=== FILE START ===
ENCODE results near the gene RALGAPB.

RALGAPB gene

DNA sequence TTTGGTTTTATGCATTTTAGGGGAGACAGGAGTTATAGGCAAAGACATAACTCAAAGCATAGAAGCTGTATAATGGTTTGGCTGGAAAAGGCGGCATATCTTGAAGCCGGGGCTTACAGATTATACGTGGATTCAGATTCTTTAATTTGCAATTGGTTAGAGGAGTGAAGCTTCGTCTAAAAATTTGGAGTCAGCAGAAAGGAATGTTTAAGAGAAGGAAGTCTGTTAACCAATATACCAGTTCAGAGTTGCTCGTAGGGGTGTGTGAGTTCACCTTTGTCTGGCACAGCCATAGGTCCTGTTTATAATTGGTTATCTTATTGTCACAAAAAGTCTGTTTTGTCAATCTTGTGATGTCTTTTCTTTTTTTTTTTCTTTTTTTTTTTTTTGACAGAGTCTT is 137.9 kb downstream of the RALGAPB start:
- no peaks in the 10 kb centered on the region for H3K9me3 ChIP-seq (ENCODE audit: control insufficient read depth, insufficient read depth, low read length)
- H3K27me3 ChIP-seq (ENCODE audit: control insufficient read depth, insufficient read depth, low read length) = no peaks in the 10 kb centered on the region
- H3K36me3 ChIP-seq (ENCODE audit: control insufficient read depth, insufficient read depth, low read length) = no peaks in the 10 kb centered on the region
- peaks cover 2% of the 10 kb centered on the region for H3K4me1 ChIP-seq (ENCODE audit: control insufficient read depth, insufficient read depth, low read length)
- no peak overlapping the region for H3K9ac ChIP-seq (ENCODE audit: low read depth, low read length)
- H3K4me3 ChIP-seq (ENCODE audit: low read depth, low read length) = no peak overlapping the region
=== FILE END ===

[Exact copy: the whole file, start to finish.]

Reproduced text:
ENCODE results near the gene RALGAPB.

RALGAPB gene

DNA sequence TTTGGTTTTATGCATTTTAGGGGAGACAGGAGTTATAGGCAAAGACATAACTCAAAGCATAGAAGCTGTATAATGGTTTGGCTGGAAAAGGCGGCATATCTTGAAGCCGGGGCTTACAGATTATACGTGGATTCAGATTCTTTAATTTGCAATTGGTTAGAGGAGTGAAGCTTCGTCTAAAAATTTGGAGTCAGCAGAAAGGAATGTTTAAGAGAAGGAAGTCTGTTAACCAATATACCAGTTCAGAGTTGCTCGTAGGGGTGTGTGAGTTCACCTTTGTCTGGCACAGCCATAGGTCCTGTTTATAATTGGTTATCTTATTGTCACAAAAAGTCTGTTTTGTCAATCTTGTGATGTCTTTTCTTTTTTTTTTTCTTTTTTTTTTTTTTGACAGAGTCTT is 137.9 kb downstream of the RALGAPB start:
- no peaks in the 10 kb centered on the region for H3K9me3 ChIP-seq (ENCODE audit: control insufficient read depth, insufficient read depth, low read length)
- H3K27me3 ChIP-seq (ENCODE audit: control insufficient read depth, insufficient read depth, low read length) = no peaks in the 10 kb centered on the region
- H3K36me3 ChIP-seq (ENCODE audit: control insufficient read depth, insufficient read depth, low read length) = no peaks in the 10 kb centered on the region
- peaks cover 2% of the 10 kb centered on the region for H3K4me1 ChIP-seq (ENCODE audit: control insufficient read depth, insufficient read depth, low read length)
- no peak overlapping the region for H3K9ac ChIP-seq (ENCODE audit: low read depth, low read length)
- H3K4me3 ChIP-seq (ENCODE audit: low read depth, low read length) = no peak overlapping the region